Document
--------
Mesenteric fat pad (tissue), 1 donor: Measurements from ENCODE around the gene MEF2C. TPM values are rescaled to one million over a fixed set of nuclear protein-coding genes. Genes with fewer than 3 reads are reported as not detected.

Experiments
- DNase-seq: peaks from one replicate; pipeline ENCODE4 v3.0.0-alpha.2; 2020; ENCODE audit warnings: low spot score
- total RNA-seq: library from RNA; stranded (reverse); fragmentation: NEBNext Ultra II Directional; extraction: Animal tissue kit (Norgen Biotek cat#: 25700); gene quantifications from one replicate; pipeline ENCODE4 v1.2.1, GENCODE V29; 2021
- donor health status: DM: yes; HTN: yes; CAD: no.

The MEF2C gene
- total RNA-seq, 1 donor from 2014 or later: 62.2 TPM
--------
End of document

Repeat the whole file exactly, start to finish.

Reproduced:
Mesenteric fat pad (tissue), 1 donor: Measurements from ENCODE around the gene MEF2C. TPM values are rescaled to one million over a fixed set of nuclear protein-coding genes. Genes with fewer than 3 reads are reported as not detected.

Experiments
- DNase-seq: peaks from one replicate; pipeline ENCODE4 v3.0.0-alpha.2; 2020; ENCODE audit warnings: low spot score
- total RNA-seq: library from RNA; stranded (reverse); fragmentation: NEBNext Ultra II Directional; extraction: Animal tissue kit (Norgen Biotek cat#: 25700); gene quantifications from one replicate; pipeline ENCODE4 v1.2.1, GENCODE V29; 2021
- donor health status: DM: yes; HTN: yes; CAD: no.

The MEF2C gene
- total RNA-seq, 1 donor from 2014 or later: 62.2 TPM